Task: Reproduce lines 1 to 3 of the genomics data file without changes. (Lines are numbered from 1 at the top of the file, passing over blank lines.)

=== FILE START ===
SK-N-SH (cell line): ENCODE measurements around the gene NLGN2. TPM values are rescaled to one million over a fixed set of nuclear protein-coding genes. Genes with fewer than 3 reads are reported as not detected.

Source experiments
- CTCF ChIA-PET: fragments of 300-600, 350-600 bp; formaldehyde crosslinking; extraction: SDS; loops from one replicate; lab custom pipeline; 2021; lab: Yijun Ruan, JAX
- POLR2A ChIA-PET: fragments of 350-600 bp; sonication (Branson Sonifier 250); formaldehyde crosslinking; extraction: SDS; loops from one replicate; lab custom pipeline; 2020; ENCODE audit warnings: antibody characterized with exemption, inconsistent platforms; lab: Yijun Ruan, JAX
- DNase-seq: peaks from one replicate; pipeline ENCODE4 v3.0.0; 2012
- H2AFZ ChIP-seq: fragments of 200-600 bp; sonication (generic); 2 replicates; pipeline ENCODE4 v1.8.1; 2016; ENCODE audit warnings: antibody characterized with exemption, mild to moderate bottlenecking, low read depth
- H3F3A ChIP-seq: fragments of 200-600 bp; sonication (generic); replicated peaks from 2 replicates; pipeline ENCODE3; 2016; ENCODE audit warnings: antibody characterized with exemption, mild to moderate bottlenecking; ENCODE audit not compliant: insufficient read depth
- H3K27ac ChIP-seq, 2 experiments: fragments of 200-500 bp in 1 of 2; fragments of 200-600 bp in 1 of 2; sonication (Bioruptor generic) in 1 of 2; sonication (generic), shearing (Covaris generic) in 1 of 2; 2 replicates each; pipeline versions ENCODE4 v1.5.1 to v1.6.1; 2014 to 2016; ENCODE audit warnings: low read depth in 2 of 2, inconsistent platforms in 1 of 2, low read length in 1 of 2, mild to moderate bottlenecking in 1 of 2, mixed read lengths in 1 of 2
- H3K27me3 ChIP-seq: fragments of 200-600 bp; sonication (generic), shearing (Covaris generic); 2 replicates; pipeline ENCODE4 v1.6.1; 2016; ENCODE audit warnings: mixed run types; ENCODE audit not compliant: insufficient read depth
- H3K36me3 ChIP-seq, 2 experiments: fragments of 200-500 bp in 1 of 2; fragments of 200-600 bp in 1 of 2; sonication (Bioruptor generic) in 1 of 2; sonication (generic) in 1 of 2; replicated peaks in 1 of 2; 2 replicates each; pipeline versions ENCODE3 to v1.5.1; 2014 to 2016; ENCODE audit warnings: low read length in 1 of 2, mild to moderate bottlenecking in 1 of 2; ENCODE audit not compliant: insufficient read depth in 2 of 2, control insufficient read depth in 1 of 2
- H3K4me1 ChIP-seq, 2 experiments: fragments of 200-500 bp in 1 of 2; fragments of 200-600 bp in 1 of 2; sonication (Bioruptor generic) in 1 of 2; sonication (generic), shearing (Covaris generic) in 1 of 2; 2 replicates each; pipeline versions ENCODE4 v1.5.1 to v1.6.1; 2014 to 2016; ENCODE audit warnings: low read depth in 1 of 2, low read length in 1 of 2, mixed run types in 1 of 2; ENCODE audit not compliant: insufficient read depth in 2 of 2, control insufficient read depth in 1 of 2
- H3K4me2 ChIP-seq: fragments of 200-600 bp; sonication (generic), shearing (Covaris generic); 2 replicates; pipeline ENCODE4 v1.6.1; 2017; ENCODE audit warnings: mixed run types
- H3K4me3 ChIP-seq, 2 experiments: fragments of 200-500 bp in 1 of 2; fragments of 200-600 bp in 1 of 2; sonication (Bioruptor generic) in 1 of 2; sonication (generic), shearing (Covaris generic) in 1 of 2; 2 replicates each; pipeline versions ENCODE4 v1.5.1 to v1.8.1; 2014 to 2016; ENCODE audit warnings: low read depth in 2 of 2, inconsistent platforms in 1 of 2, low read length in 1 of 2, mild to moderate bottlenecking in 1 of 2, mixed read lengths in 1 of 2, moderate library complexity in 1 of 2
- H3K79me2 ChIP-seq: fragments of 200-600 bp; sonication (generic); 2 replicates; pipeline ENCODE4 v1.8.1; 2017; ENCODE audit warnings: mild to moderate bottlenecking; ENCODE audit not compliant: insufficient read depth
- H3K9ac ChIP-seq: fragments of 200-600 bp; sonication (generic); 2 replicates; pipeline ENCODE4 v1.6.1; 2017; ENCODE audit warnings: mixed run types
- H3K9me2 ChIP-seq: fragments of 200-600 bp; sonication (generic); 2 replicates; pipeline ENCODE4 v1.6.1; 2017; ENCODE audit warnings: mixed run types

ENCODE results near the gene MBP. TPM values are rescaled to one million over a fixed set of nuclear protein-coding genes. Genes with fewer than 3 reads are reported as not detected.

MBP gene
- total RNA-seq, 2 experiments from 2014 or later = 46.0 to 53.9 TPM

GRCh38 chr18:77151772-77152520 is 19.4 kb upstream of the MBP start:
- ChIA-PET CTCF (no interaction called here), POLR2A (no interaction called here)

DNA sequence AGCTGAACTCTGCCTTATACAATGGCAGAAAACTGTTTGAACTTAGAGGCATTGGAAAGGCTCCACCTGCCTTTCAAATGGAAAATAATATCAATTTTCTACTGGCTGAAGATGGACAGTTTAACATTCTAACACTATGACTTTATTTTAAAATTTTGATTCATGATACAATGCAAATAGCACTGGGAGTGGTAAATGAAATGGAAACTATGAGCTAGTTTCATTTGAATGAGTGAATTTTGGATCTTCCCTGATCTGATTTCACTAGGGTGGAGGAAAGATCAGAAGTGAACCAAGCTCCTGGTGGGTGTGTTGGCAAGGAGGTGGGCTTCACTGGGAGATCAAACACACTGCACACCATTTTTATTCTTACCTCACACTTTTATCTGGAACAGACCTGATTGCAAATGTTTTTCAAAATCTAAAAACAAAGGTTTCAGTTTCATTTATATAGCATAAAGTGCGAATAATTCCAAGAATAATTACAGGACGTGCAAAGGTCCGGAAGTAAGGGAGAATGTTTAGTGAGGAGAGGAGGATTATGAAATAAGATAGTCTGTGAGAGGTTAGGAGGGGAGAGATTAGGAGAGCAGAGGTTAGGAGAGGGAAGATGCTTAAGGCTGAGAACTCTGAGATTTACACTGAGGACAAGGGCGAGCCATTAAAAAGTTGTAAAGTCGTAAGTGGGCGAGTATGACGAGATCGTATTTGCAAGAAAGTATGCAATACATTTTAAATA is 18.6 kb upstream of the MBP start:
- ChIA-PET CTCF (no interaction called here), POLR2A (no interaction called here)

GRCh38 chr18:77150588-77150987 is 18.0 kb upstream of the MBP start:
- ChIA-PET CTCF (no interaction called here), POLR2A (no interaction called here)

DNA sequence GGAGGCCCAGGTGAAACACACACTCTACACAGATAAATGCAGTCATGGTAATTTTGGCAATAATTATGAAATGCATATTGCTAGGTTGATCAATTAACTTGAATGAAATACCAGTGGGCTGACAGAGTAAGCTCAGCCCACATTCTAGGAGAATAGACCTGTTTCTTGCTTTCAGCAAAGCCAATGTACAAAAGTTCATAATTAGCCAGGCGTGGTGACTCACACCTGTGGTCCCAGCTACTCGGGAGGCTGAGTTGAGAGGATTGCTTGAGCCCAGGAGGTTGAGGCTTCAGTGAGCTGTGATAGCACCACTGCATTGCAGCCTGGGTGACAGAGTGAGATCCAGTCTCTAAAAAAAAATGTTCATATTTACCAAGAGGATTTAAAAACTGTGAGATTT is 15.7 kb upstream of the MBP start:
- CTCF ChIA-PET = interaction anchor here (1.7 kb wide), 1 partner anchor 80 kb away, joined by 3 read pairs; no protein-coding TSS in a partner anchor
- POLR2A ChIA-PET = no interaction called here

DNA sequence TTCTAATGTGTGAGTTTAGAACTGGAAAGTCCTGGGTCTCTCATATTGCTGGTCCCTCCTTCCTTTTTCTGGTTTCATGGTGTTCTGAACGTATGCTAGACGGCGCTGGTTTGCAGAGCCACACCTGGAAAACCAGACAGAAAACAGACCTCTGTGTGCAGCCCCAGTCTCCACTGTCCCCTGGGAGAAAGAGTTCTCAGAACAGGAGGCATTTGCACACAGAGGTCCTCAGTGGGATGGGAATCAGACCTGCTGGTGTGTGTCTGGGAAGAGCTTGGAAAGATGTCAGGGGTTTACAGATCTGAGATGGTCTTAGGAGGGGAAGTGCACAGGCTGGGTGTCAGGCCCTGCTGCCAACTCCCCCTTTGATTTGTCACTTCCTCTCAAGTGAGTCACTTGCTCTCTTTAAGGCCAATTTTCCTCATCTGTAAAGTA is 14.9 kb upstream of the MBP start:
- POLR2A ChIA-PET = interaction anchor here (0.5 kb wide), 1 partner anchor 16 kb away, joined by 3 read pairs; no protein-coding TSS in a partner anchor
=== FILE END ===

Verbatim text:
SK-N-SH (cell line): ENCODE measurements around the gene NLGN2. TPM values are rescaled to one million over a fixed set of nuclear protein-coding genes. Genes with fewer than 3 reads are reported as not detected.

Source experiments
- CTCF ChIA-PET: fragments of 300-600, 350-600 bp; formaldehyde crosslinking; extraction: SDS; loops from one replicate; lab custom pipeline; 2021; lab: Yijun Ruan, JAX